Thomas Edwards (divine)

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Thomas Edwards (1729–1785) was an Anglican clergyman and divine.

Life[edit]

Edwards was the son of Thomas Edwards, born at Coventry in August 1729, and educated at the free grammar school there. In 1746 he entered St John's College, Cambridge, but migrated the following year to Clare Hall, graduating B.A. in 1750 and M.A. in 1754, and becoming a fellow of Clare.[1] He was ordained deacon 1751, and priest 1753, by Frederick Cornwallis, bishop of Lichfield and Coventry. In 1755 he published A New English Translation of the Psalms, &c.,[2] and in 1758 a sermon preached at St. Michaels. In 1758 he became master of the free grammar school and rector of St. John the Baptist, Coventry. In this year he married Ann Barrott.

In 1759 Edwards published The Doctrine of Irresistible Grace proved to have no foundation in the Writings of the N. T., a book of some importance in the Calvinist and Arminian controversy, and in 1762 Prolegomena in Libros Veteris Testamenti Poeticos,[3] to which he added an attack upon Robert Lowth's Metricæ Harianæ brevis Confutatio, which led to a controversy of some length.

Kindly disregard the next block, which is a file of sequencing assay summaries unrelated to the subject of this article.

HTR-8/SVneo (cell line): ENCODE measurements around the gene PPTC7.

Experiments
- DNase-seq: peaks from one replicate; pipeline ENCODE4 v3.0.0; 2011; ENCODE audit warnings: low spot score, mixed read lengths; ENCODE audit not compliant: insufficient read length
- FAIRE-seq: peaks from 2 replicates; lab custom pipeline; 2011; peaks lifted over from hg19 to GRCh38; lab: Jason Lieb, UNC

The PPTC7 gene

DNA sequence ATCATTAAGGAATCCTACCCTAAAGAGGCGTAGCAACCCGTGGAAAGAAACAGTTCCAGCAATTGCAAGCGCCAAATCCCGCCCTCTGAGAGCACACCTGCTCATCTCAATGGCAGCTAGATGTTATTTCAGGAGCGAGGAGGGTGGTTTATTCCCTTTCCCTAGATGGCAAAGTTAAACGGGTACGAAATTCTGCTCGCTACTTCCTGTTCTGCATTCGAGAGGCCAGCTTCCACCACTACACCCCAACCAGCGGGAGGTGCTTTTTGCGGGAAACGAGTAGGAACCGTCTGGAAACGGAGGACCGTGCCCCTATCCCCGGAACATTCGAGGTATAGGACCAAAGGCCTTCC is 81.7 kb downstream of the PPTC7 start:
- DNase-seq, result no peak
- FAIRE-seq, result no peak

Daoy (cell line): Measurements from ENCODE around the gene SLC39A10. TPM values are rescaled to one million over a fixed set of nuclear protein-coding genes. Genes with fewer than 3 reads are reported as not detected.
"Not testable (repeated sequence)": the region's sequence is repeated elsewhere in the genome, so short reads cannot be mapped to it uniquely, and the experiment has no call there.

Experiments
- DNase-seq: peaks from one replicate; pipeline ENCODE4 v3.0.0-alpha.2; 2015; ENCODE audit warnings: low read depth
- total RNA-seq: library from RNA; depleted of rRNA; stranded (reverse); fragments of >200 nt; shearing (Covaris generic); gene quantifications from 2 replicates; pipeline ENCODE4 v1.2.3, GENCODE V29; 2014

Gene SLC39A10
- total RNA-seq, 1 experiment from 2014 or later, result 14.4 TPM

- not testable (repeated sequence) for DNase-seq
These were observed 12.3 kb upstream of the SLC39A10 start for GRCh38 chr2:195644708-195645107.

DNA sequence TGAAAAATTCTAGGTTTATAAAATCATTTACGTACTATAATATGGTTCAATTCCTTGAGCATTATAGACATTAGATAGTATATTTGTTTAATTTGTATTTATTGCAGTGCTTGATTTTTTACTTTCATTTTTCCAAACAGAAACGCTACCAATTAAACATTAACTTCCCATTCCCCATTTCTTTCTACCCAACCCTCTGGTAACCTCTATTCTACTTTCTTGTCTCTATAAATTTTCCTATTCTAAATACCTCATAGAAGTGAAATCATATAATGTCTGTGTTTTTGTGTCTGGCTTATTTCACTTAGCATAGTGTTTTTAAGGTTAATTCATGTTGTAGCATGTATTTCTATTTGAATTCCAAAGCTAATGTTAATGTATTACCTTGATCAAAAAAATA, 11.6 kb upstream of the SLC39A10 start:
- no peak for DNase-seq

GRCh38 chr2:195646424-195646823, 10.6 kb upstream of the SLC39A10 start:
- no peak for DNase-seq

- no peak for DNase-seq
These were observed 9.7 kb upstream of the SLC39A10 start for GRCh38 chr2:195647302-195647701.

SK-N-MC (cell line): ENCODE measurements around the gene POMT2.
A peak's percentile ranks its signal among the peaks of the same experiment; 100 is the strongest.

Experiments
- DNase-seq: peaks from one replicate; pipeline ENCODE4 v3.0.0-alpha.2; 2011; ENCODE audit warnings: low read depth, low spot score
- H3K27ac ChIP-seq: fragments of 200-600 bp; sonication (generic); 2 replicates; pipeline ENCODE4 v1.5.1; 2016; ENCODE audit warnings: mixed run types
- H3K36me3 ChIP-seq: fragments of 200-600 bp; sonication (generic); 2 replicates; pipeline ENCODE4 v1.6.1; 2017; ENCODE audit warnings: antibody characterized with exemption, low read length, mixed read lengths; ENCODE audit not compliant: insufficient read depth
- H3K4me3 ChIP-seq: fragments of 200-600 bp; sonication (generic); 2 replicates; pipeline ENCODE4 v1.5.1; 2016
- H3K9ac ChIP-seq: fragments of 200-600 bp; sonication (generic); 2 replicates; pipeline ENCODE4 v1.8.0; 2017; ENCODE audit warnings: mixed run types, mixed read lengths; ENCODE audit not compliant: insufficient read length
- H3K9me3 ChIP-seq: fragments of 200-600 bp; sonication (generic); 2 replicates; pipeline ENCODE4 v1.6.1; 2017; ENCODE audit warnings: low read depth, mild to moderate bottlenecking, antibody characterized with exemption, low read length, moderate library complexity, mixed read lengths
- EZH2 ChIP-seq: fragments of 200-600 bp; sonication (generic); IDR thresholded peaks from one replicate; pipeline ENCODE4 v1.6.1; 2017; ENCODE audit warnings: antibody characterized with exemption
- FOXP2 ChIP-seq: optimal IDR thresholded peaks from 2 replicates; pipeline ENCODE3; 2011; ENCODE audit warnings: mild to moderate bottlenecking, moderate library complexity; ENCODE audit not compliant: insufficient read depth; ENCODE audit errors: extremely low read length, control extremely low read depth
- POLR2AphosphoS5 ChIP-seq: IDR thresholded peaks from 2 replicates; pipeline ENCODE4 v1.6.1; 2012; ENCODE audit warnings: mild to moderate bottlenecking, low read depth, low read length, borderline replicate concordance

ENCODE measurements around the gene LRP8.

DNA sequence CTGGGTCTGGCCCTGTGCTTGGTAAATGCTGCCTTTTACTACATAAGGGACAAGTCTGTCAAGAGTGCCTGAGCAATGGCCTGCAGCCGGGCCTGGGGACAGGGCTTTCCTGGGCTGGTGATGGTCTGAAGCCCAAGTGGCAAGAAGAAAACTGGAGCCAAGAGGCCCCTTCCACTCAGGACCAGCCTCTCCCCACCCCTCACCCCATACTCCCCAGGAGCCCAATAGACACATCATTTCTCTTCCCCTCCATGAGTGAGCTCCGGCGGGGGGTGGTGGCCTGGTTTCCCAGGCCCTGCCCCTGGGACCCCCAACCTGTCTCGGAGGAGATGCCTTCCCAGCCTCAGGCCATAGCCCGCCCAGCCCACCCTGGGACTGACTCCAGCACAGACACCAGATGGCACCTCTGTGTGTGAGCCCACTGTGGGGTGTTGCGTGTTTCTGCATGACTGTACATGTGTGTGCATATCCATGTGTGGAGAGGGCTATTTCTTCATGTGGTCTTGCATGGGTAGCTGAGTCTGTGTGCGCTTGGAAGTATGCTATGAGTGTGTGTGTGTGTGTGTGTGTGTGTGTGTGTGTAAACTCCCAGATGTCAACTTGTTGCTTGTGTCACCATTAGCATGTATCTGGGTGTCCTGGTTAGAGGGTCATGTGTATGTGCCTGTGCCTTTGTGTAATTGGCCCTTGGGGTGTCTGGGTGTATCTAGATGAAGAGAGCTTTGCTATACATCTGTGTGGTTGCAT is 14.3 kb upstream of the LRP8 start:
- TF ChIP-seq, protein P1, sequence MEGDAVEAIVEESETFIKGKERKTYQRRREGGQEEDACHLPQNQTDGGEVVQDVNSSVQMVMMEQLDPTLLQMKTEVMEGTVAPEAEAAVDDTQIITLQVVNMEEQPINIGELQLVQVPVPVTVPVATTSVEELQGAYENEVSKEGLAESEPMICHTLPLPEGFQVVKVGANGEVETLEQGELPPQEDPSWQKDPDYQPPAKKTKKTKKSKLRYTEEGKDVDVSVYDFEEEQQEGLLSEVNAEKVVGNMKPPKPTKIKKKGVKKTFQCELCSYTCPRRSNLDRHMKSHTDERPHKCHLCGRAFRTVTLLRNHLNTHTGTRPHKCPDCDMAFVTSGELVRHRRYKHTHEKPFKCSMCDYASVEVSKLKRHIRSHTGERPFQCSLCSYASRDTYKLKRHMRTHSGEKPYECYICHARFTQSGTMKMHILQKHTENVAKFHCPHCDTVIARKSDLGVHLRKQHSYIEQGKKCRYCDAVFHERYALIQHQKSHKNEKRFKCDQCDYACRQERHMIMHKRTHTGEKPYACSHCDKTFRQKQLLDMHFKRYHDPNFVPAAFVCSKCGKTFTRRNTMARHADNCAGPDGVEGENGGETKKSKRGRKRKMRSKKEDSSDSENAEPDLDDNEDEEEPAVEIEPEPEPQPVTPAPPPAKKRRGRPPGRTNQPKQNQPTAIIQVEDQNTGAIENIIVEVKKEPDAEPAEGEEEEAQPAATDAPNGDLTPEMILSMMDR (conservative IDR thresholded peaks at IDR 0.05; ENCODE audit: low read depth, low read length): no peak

In 1766 he proceeded D.D., and in 1770 was presented to Nuneaton in Warwickshire, where he passed the rest of his life, having severed his connection with Coventry in 1779. He lost his wife in 1784, and dying in June 1785 was buried at Foleshill.

He was of a mild and benevolent temper, and fond of retirement. His chief friend was Edmund Law, bishop of Carlisle.

Works[edit]

  • The Doctrine of Irresistible Grace proved to have no foundation in the Writings of the N. T., 1759
  • Prolegomena in Libros Veteris Testamenti Poeticos, 1762
  • Epistola ad doctissimum R. Lowthium, 1765.
  • Two Dissertationes, 1767.
  • Due Dissertationes, 1768.
  • The Indispensable Duty of Contending for the Faith, 1773.
  • Selecta quædam Theocriti Idyllia (350 lines of Theocritus, 250 pages of notes, and 20 pages of addenda, &c.)

References[edit]

  1. ^ "Edwards, Thomas (EDWS746T)". A Cambridge Alumni Database. University of Cambridge.
  2. ^ Monthly Review, xii. 485
  3. ^ ib. xx. 32-5

 This article incorporates text from a publication now in the public domain"Edwards, Thomas (1729-1785)" . Dictionary of National Biography. London: Smith, Elder & Co. 1885–1900.